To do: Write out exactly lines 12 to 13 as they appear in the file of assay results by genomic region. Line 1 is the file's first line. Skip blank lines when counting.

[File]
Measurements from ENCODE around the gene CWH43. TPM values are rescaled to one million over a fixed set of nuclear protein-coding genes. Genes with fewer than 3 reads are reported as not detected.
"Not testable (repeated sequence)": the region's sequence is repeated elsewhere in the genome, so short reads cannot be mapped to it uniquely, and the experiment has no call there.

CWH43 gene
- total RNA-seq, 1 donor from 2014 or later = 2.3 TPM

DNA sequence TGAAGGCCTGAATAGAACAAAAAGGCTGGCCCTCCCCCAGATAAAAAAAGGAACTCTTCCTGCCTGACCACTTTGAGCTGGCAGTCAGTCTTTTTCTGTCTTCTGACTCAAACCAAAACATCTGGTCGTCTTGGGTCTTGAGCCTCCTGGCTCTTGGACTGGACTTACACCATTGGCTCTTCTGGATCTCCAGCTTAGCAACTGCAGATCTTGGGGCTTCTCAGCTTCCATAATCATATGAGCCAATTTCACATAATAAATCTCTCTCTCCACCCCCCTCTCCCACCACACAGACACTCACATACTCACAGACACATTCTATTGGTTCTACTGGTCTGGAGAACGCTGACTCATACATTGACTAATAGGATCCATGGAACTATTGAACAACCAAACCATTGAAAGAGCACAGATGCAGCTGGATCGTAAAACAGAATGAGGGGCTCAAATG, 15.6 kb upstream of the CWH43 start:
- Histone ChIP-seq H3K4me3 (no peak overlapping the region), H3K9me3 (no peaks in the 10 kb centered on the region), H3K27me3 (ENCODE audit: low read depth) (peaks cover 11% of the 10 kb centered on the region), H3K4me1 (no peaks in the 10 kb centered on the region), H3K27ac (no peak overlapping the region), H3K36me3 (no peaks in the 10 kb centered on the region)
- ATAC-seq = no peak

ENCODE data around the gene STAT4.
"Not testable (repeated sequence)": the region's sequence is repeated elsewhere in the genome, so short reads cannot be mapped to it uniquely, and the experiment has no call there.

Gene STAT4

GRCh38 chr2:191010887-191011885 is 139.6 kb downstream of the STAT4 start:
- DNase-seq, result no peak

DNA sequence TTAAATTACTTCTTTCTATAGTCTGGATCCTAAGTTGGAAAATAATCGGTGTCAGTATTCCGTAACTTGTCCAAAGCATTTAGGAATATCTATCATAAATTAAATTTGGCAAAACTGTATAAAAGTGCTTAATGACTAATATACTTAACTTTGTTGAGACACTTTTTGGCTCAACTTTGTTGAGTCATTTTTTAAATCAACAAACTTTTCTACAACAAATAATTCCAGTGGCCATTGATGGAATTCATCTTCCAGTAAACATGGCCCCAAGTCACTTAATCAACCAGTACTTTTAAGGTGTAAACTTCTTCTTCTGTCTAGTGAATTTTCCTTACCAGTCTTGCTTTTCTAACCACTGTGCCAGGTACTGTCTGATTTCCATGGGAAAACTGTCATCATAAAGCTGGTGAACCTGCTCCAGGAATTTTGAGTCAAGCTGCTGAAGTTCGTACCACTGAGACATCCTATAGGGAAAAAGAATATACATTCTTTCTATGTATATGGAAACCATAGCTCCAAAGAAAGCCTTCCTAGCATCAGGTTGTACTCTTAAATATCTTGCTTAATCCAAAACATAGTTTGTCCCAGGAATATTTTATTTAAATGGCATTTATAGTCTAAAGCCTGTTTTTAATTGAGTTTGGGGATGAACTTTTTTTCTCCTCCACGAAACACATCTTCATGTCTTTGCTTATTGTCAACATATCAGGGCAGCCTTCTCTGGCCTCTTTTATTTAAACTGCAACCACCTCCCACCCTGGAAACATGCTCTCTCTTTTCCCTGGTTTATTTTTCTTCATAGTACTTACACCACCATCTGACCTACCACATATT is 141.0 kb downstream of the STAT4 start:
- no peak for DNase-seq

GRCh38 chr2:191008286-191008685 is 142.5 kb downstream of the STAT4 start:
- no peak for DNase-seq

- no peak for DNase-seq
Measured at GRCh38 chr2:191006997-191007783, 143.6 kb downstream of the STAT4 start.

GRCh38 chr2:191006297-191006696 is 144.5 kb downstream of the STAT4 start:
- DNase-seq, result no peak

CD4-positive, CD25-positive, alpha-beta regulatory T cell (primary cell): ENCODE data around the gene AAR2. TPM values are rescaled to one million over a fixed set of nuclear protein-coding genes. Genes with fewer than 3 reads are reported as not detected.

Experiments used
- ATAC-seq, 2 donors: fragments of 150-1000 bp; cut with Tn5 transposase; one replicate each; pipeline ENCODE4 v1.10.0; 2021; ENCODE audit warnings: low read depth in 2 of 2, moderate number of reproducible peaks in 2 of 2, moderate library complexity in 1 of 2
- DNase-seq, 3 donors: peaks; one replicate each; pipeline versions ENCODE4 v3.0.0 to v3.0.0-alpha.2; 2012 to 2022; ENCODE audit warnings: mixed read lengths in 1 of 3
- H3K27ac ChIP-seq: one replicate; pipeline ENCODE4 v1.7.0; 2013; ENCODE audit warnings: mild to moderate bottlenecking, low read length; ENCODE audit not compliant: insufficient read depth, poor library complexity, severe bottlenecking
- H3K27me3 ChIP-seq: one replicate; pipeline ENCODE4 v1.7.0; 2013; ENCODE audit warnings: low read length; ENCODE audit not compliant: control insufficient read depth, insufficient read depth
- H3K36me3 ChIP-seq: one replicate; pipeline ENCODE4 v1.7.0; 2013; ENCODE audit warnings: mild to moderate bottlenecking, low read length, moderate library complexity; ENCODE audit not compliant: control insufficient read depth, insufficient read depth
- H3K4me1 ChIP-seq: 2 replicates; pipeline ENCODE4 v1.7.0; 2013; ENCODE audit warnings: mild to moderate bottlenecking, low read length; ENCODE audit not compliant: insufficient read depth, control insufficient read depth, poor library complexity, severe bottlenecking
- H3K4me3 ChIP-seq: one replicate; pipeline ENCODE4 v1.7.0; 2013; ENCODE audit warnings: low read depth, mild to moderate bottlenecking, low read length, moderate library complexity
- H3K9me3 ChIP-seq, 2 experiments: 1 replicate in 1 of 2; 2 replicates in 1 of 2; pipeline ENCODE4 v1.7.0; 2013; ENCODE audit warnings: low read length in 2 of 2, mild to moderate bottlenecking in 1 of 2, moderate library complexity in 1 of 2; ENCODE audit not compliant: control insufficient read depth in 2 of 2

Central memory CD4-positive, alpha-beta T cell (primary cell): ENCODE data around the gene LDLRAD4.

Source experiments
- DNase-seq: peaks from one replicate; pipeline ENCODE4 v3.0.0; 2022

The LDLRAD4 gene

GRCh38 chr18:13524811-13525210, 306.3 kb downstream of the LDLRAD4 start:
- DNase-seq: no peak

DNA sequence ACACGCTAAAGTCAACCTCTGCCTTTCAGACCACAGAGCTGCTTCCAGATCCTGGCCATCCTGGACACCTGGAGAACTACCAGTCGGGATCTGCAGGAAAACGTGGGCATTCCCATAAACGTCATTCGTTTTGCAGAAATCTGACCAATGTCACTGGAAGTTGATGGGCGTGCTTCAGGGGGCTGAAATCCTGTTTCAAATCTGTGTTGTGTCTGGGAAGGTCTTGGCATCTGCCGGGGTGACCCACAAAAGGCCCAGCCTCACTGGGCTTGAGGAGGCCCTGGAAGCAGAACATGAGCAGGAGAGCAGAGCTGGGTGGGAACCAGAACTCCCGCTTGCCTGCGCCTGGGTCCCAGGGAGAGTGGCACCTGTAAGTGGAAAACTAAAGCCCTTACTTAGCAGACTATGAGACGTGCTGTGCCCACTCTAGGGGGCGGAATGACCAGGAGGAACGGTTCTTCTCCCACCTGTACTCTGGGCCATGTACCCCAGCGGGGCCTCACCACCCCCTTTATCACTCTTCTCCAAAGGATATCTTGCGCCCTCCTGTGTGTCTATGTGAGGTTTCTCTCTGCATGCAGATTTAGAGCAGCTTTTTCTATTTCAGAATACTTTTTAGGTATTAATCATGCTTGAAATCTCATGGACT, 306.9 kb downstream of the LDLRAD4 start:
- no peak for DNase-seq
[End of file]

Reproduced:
- DNase-seq, result no peak

DNA sequence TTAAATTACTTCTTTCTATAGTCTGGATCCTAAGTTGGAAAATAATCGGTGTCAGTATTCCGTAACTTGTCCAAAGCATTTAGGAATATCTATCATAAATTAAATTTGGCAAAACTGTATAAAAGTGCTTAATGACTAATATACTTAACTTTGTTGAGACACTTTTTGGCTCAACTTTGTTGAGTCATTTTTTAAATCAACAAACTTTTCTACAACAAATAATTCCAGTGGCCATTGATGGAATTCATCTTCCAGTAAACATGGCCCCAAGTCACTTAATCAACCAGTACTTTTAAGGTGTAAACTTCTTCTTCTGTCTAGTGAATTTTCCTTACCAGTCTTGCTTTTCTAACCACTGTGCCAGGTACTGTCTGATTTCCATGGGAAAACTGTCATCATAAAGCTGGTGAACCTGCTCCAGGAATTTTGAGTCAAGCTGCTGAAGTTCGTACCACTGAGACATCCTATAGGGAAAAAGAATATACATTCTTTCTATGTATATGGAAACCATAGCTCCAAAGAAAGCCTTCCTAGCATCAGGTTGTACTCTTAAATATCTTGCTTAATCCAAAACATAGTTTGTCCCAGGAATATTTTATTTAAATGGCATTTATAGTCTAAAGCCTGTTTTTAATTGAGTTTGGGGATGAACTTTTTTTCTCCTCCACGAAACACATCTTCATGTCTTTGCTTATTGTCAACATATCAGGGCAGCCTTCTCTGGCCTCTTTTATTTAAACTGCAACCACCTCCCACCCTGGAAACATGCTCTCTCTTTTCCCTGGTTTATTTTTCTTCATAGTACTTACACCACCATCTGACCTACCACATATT is 141.0 kb downstream of the STAT4 start: